After you let any excess water drain from the pot, wait one week. During this time, do not use a fertilizer. The nutrients in the soil will be sufficient until you begin fertilizing again.
After one week, you may notice that your Violet has already begun to recover. If it has, it was most likely suffering from a pH imbalance in the soil. In either case, you can again start fertilizing. When selecting a fertilizer, be sure that it contains approximately equal amounts of the primary nutrients, nitrogen (N), phosphorus (P) and potassium (K). For standard-sized African Violets (in 3-inch pots or larger), an NPK of 14-12-14 is recommended. For Miniature Violets, you will need a fertilizer specifically formulated for miniature plants, such as Optimara Miniature Plant Food. In addition to being fully-dissolving, make sure that the nitrogen is not derived from urea, since urea will cause Root Burn on African Violets. Sources for each of the three primary elements can be found in the Guaranteed Analysis, located on the fertilizer label.
Important: If symptoms begin to return, you may have a problem with your water. Some common problems with water include too much chlorine in the water and soft water. If you suspect your water to be the problem, repeat the above steps and try using non-distilled, bottled spring water on your plants. If symptoms clear up, your water is almost certainly the problem. To be sure, you may want to have a sample of your water tested at a laboratory. If you do, have them check the levels of boron, zinc, molybdenum, potassium and chlorine. Aside from chlorinated and soft water, these are the most common elements which, if contained in excess in the water, can cause problems for African Violets.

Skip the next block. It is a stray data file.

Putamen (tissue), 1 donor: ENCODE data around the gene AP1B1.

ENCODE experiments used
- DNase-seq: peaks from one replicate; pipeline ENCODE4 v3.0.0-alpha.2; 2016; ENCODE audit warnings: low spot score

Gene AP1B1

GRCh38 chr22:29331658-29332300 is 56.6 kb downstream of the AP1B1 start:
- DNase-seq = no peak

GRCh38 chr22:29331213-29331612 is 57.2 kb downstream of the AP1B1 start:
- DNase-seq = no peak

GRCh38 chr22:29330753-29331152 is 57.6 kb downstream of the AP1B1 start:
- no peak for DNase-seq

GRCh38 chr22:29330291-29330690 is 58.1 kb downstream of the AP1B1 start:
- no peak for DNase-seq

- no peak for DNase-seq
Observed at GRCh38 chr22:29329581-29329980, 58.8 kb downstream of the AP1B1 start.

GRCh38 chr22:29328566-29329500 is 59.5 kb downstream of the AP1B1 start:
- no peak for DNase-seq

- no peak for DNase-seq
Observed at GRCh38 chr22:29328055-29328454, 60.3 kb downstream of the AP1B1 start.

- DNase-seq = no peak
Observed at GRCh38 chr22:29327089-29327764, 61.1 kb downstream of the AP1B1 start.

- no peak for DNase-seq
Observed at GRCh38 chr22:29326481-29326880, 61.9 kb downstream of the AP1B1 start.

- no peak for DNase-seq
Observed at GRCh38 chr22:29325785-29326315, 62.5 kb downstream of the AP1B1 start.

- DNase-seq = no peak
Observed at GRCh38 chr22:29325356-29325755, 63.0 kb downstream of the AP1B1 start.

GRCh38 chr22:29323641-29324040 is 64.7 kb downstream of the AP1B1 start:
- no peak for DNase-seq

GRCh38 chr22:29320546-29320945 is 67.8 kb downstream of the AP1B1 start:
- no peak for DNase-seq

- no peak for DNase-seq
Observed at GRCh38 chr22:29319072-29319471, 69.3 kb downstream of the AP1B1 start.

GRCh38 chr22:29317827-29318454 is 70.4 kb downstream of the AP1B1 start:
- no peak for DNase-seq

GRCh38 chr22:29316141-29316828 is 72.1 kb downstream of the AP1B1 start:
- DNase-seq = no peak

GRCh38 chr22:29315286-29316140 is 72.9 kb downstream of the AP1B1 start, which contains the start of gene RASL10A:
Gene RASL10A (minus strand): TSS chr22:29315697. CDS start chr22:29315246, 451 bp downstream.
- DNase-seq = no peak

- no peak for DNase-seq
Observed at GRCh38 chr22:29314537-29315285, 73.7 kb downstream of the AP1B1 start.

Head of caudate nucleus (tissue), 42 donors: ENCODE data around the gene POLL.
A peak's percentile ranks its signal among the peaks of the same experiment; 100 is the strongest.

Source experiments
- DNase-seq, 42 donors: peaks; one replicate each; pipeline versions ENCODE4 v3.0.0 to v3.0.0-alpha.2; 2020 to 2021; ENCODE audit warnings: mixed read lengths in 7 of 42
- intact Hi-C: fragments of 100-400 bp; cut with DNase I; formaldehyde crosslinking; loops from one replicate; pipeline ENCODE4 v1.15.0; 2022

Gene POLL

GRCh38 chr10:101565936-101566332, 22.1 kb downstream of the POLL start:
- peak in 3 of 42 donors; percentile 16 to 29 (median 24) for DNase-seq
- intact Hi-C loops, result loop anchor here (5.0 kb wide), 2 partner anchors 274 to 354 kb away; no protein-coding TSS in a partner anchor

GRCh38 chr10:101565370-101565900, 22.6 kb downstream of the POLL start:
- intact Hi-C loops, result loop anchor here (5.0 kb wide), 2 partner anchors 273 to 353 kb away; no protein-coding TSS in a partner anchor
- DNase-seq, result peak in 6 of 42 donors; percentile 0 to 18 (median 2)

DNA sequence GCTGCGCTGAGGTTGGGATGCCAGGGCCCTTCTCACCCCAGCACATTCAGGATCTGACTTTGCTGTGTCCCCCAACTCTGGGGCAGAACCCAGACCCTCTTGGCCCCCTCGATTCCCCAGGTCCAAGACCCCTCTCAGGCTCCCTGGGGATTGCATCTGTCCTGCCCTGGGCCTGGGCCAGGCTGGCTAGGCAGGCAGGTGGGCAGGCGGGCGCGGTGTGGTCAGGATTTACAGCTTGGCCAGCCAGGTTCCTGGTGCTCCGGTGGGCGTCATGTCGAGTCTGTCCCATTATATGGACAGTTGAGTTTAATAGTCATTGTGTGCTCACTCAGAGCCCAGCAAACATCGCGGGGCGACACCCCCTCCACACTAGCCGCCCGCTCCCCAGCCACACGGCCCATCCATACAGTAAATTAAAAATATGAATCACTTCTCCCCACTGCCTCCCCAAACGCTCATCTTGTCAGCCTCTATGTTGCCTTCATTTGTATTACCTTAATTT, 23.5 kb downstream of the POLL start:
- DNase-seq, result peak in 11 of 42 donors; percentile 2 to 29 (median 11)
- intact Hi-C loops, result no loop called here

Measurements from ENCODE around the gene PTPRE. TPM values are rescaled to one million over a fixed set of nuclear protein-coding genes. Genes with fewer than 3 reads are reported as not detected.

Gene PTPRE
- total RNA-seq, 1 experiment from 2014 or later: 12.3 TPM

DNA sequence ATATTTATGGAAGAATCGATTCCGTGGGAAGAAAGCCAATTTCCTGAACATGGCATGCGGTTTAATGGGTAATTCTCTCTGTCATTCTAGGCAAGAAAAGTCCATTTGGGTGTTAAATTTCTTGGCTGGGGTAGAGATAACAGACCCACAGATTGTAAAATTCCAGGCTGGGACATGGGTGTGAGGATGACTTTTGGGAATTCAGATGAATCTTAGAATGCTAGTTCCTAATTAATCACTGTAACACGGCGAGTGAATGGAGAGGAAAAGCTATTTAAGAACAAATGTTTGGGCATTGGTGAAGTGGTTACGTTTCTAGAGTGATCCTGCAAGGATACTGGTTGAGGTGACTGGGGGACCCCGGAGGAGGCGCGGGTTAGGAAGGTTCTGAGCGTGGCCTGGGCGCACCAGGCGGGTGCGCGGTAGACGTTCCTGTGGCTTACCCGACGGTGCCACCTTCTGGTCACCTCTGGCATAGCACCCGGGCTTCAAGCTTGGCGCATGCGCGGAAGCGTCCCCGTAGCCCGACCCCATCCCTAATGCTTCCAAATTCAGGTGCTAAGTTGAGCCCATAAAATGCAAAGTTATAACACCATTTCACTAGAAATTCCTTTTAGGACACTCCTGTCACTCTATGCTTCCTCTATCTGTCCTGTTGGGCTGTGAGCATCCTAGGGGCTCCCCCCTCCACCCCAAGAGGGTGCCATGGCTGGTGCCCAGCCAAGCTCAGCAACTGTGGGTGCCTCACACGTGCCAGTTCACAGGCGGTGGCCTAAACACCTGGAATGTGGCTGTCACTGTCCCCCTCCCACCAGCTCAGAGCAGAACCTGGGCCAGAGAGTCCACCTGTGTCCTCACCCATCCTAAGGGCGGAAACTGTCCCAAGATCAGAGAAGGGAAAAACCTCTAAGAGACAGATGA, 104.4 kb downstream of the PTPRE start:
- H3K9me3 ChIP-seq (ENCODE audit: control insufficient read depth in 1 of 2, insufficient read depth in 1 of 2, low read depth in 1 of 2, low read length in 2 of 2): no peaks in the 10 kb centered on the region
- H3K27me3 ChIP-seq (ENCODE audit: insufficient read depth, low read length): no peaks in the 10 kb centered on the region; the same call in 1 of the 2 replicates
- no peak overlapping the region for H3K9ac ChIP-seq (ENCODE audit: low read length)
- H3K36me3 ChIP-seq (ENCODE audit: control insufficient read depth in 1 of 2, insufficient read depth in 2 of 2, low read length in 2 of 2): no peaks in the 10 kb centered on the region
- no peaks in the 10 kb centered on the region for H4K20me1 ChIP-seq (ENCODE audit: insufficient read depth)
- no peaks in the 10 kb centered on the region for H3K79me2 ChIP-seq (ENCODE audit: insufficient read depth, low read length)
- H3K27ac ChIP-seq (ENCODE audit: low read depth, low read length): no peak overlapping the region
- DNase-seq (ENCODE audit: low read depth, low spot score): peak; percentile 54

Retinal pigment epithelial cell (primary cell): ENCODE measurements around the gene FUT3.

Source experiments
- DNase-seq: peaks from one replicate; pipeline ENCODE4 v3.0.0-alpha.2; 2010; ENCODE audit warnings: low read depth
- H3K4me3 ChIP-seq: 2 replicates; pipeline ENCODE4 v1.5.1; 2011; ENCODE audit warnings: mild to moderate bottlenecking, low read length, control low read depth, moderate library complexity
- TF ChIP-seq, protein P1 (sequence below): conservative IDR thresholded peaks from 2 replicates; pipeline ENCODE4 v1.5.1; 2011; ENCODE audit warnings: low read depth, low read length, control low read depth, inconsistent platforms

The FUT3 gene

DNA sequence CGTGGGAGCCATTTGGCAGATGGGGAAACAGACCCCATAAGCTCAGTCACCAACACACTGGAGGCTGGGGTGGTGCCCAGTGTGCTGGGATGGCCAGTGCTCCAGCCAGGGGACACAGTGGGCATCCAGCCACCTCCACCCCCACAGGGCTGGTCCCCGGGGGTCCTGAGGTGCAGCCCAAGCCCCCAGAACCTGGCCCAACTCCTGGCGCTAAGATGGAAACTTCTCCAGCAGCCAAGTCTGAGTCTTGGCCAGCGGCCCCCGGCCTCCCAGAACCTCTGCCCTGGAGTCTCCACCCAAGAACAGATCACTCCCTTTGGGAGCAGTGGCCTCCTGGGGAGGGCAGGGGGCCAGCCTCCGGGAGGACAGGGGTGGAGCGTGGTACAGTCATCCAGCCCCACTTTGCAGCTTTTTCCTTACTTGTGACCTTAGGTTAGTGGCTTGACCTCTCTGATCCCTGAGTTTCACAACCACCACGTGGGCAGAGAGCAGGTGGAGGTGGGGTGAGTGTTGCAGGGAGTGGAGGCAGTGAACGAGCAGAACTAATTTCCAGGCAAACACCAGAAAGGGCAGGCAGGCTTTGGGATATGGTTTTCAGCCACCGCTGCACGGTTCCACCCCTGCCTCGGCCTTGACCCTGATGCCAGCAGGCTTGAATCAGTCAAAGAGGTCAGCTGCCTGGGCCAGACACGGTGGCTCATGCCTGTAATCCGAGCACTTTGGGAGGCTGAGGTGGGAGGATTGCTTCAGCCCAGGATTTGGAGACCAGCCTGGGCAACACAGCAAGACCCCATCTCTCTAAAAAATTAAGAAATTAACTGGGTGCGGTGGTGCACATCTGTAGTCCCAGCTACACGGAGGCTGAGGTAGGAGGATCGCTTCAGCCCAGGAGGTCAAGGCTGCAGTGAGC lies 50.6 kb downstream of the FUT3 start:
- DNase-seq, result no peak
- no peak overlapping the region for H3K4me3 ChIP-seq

Use a recommended Violet Food or fertilizer specifically formulated for African Violets. Your Violet Food should be fully-dissolving and contain approximately equal amounts of the primary nutrients, nitrogen (N), phosphorus (P) and potassium (K). Miniature Violets generally need a slightly higher proportion of phosphorus, such as that contained in a 7-9-5 formula. Also, your Violet Food should not contain urea nitrogen, since urea causes Root Burn on African Violets.
Use a potting soil that is light, porous and guarantees a pH of 5.8 to 6.2. For best results, your potting soil will consist of mostly block-harvested, sphagnum peat moss. Other ingredients may be included to increase the porosity and stabilize the pH.
At least twice a year, repot your African Violet, using fresh potting soil.
About every three months, leach the soil of any substances that may cause a pH imbalance. To do this, water from the top until about a cup (8 oz.) of water has drained from the pot. Allow any excess water to drain.
Finally, do not use soft water. Soft water increases the saline content in your potting soil. This will alter both the pH and the electrical conductivity of the soil, thereby affecting an African Violet's ability to absorb the nutrients it needs.
For more about fertilizers and their effect on African Violets, see "Caring for African Violets."